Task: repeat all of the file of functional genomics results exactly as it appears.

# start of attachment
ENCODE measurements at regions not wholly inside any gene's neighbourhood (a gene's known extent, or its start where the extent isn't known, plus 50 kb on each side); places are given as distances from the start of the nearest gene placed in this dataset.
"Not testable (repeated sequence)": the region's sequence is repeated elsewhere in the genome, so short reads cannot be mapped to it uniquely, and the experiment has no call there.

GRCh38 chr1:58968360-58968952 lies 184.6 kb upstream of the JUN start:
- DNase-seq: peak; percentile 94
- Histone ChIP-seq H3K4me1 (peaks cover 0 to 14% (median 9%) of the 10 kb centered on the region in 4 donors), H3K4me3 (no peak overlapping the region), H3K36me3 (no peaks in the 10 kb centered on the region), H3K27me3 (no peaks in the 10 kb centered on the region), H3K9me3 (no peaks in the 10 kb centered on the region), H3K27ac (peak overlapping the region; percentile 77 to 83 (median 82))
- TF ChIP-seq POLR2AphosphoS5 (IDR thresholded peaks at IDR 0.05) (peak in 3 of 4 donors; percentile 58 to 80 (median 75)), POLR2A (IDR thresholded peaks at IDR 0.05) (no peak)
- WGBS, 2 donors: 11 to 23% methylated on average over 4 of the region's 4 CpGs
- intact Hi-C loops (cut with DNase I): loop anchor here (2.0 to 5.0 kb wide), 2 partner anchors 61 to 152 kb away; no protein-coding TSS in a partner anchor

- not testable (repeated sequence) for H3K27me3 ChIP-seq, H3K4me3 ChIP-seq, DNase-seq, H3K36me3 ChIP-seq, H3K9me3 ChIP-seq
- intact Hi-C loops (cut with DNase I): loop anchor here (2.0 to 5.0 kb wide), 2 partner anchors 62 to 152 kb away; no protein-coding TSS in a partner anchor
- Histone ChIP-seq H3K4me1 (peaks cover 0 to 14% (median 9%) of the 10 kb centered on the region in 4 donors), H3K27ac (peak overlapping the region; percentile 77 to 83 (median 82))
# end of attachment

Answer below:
ENCODE measurements at regions not wholly inside any gene's neighbourhood (a gene's known extent, or its start where the extent isn't known, plus 50 kb on each side); places are given as distances from the start of the nearest gene placed in this dataset.
"Not testable (repeated sequence)": the region's sequence is repeated elsewhere in the genome, so short reads cannot be mapped to it uniquely, and the experiment has no call there.

GRCh38 chr1:58968360-58968952 lies 184.6 kb upstream of the JUN start:
- DNase-seq: peak; percentile 94
- Histone ChIP-seq H3K4me1 (peaks cover 0 to 14% (median 9%) of the 10 kb centered on the region in 4 donors), H3K4me3 (no peak overlapping the region), H3K36me3 (no peaks in the 10 kb centered on the region), H3K27me3 (no peaks in the 10 kb centered on the region), H3K9me3 (no peaks in the 10 kb centered on the region), H3K27ac (peak overlapping the region; percentile 77 to 83 (median 82))
- TF ChIP-seq POLR2AphosphoS5 (IDR thresholded peaks at IDR 0.05) (peak in 3 of 4 donors; percentile 58 to 80 (median 75)), POLR2A (IDR thresholded peaks at IDR 0.05) (no peak)
- WGBS, 2 donors: 11 to 23% methylated on average over 4 of the region's 4 CpGs
- intact Hi-C loops (cut with DNase I): loop anchor here (2.0 to 5.0 kb wide), 2 partner anchors 61 to 152 kb away; no protein-coding TSS in a partner anchor

- not testable (repeated sequence) for H3K27me3 ChIP-seq, H3K4me3 ChIP-seq, DNase-seq, H3K36me3 ChIP-seq, H3K9me3 ChIP-seq
- intact Hi-C loops (cut with DNase I): loop anchor here (2.0 to 5.0 kb wide), 2 partner anchors 62 to 152 kb away; no protein-coding TSS in a partner anchor
- Histone ChIP-seq H3K4me1 (peaks cover 0 to 14% (median 9%) of the 10 kb centered on the region in 4 donors), H3K27ac (peak overlapping the region; percentile 77 to 83 (median 82))